Rare CDV Photos Civil War Soldier Colonel Charles Mallet Prevost WIA & Daughter
Rare CDV Photos Civil War Soldier Colonel Charles Mallet Prevost WIA & Daughter
Rare CDV Photos Civil War Soldier Colonel Charles Mallet Prevost WIA & Daughter
  • Load image into Gallery viewer, Rare CDV Photos Civil War Soldier Colonel Charles Mallet Prevost WIA & Daughter
  • Load image into Gallery viewer, Rare CDV Photos Civil War Soldier Colonel Charles Mallet Prevost WIA & Daughter
  • Load image into Gallery viewer, Rare CDV Photos Civil War Soldier Colonel Charles Mallet Prevost WIA & Daughter

Rare CDV Photos Civil War Soldier Colonel Charles Mallet Prevost WIA & Daughter

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Two original CDVs: A rare pose of Charles Mallet Prevost, by Cremer & Dillon's, Philadelphia, and his daughter, Anna Mallet Prevost McMichael, by Wenderoth, Taylor & Brown, Philadelphia.

4" x 2.5"; some rounded corners that don't touch the images, otherwise in excellent antique condition.

Shipping: Boxed & insured Priority Mail.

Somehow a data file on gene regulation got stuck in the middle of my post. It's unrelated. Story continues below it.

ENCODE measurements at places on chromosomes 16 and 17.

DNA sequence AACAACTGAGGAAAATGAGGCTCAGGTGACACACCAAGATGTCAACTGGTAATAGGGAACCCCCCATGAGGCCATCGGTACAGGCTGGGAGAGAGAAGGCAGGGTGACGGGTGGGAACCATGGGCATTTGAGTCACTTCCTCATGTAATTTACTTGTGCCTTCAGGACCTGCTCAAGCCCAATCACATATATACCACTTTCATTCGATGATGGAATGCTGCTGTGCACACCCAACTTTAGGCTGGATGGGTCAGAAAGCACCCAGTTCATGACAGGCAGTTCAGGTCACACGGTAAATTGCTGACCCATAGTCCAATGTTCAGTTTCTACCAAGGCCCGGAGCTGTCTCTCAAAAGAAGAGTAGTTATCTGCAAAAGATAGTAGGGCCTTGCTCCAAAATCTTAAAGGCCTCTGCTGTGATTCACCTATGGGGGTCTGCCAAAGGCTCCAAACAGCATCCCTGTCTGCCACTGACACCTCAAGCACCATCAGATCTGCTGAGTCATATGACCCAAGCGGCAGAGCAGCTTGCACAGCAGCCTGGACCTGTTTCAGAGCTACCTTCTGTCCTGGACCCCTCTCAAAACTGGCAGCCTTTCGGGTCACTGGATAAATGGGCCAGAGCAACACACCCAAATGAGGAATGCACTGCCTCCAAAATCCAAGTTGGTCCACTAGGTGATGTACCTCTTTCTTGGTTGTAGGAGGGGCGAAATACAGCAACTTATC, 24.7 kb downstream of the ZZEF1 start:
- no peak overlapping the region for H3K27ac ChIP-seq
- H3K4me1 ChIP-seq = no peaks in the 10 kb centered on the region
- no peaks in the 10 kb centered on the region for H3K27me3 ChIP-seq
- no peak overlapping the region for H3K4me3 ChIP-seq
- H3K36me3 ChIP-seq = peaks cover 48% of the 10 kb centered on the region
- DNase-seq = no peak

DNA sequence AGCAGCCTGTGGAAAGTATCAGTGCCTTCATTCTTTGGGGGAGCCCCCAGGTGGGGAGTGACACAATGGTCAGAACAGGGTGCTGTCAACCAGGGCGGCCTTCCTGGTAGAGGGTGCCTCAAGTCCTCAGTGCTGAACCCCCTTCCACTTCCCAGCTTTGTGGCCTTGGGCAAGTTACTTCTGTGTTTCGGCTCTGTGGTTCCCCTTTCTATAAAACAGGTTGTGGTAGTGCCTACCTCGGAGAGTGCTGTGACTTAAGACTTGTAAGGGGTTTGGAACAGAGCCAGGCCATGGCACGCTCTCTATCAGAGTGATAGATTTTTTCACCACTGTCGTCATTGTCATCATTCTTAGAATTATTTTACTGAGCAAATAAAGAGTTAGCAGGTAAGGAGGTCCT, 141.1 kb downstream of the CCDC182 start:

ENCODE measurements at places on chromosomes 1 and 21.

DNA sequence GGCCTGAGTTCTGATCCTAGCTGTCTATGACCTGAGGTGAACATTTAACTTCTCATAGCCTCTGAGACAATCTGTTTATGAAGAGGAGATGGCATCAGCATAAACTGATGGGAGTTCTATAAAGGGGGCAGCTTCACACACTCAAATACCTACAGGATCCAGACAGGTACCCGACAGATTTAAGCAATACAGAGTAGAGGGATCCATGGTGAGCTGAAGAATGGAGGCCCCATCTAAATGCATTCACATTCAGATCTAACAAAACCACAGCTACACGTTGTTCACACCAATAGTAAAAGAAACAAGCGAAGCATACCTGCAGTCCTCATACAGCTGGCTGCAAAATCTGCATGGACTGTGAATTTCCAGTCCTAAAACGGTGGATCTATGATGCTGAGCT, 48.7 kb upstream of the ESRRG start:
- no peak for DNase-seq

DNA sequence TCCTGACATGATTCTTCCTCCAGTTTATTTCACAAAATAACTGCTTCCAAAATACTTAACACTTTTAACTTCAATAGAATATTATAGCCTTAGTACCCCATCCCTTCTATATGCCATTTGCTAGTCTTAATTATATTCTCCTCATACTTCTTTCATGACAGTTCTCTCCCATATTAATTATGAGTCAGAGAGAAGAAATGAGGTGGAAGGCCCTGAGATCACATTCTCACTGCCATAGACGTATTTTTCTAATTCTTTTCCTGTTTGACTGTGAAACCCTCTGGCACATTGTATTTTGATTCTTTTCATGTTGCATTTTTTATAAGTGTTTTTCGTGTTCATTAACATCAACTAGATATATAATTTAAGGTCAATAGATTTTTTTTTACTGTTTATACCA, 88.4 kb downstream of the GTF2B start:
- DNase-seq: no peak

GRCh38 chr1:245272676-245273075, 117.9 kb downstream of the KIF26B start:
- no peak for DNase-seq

Bio found online: Civil War Union Brevet Brigadier General. A pre-Civil War lawyer and United States Marshall in the Wisconsin Territory, he was a Captain in the 1st Regiment of Pennsylvania Militia (known as the "Gray Reserves") when the conflict began. He was tabbed to served on the staff of Brigadier General Francis E. Patterson as an Assistant Adjutant General before he was appointed Colonel and commander of the 118th Pennsylvania Volunteer Infantry, which was known as the "Corn Exchange Regiment", on August 28, 1862. During the end of the September 1862 Antietam Campaign his regiment was engaged unsupported at Shepardstown, (West) Virginia against a sizable Confederate force. Colonel Prevost, in an attempt to stabilize his wavering line in the face of heavy fire, grabbed the regiment's colors and placed himself at the front line. Moments after doing so he was shot in the shoulder and severely wounded by a shell fragment. Carried from the field, his men would go on to sustain almost 300 casualties. Out of action for the rest of the year, he would come back to command his regiment prior to the May 1863 Battle of Chancellorsville before being fully recovered. in that battle his led his men while his arm was strapped to his side, and after the conflict was over it was apparent he could no longer effectively serve in the field. After being sent to Harrisburg, Pennsylvania to take charge of the Veterans Reserve Corps camp there, he resigned his Pennsylvania Colonel's commission on September 30, 1863, and was commissioned as Colonel of the 16th Veterans Reserve Corps on that date. He commanded Camp Butler Military Prison in Springfield, Illinois from 1864 to 1865, received a brevet of Brigadier General, US Volunteers on March 13, 1865 for "meritorious services", and was honorably mustered out in June 30, 1866. After the war he became a successful insurance agent, and a Major General in the Pennsylvania National Guard.